Twenty-four schoolchildren aged 11 to 12 are arrayed on a starting line and told they’re about to start a running race. Except there’s a catch.
“If English is your parents’ first language, take a step forward,” says a teacher, brightly. Then: “If you have ever been the only person in the room of your race, take a step backwards.”
This is Glenthorne High School in Sutton, where students have volunteered to take part in a test to see if racial bias can be spotted and squashed. It’s an immensely powerful and thought-provoking hour of programming and frankly couldn’t have been more timely if it had set an alarm. Certainly, it’s alarming. Just don’t sit down expecting an easy watch.
At this age, a voiceover notes, children make friends regardless of racial lines, but as they get older friendships become cemented around similarity not difference. Roughly half the student body here is black, Asian or from other “minority groups” (Bame) so Dr Nicola Rollock of Goldsmiths College and Professor Rhianon Taylor begin their segregation experiment by setting a test for bias: the children are handed iPads, and asked to match faces to words.
“I don’t really think about race,” the cherubic Henry tells a camera (when pushed, he calls himself a “ginger, European boy”), before embarking on what a black classmate calls “the most fun racist game I’ve ever played!” It’s not so fun when it exposes an unconscious bias associating white faces with more positive attributes.
The kids, it has to be stressed, are alright. Indeed they’re lovely: there are tears when they’re split up from their friends into exclusive white and Bame groups, and there are incredibly wise and frank discussions about race both when they’re separated and brought back together.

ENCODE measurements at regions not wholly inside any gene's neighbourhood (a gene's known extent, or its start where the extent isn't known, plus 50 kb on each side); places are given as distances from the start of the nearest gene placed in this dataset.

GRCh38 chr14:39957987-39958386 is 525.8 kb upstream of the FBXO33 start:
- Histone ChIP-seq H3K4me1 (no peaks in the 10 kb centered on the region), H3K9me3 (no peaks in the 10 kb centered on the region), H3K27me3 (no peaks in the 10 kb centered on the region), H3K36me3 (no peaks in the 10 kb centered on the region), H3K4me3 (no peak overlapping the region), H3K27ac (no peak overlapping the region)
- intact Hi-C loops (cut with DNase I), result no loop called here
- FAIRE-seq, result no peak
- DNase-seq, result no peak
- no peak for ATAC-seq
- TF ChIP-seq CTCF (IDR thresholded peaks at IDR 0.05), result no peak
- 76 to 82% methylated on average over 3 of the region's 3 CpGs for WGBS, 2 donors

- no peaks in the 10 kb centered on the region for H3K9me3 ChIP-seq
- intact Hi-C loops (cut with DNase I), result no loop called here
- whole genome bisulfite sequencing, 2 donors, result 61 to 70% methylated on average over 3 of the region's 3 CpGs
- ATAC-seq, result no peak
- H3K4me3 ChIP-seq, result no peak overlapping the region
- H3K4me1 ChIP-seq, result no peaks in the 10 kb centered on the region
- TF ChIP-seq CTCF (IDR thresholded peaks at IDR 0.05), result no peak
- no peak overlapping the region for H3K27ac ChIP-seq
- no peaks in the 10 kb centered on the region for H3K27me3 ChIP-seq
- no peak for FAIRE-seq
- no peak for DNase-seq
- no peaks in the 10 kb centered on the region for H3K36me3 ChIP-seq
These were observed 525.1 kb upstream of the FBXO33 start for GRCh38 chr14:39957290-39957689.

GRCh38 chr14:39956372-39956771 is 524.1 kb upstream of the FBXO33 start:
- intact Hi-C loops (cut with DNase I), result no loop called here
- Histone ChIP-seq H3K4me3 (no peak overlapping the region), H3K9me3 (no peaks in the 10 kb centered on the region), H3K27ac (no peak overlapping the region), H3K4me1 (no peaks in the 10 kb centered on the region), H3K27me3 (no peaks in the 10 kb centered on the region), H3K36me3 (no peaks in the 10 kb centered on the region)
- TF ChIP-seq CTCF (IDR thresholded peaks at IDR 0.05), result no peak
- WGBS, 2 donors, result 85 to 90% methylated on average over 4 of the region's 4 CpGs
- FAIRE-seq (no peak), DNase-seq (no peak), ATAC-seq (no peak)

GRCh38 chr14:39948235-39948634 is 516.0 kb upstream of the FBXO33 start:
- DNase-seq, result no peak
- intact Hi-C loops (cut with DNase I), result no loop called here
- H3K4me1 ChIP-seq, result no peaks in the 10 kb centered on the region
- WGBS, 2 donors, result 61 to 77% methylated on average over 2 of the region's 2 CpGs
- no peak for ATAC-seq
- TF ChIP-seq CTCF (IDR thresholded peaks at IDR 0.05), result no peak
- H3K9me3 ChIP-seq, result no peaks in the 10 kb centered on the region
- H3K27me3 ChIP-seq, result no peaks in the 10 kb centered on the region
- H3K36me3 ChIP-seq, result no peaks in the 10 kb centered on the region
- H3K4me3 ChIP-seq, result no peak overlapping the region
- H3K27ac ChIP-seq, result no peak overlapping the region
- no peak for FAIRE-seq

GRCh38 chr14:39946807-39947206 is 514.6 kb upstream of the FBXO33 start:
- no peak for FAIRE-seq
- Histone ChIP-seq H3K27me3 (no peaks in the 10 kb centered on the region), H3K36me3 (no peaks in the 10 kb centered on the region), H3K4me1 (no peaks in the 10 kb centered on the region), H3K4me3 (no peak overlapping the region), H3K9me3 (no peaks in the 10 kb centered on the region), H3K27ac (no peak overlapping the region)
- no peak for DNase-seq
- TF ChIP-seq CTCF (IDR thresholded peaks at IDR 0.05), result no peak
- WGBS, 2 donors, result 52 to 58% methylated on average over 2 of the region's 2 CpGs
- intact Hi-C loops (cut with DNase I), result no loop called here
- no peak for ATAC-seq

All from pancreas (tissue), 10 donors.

Is it heartening or unsettling that most of these schoolchildren are braver and more articulate in sharing experiences than many adults you’ll know? Farrah, whose father is Sri Lankan and whose mother is white, is torn about where she fits.
“If you’re not proud of where you’re from you’re almost not proud of yourself as a person,” says Amalie. Makhai is in tears when he recalls being racially profiled in a sweetshop. It certainly doesn’t feel right that they’re having to carry the can for society but discomfort can be educational.
Back at the starting line for the race, more questions come thick and fast, and the kids bounce backwards and forward until a huge disparity in their starting positions gapes. So do the children at the back. “This is just not fair now,” pipes up Farrah from the rear. “Farrah, none of us are white,” says Makhai.
The metaphor is weighty. The race is stacked against them. While the message seems to get through here, you wonder how an affinity test for adults would look on TV? I’d like to be hopeful. At least at school, children want to learn.
The School That Tried To End Racism is on Channel 4 tonight at 9pm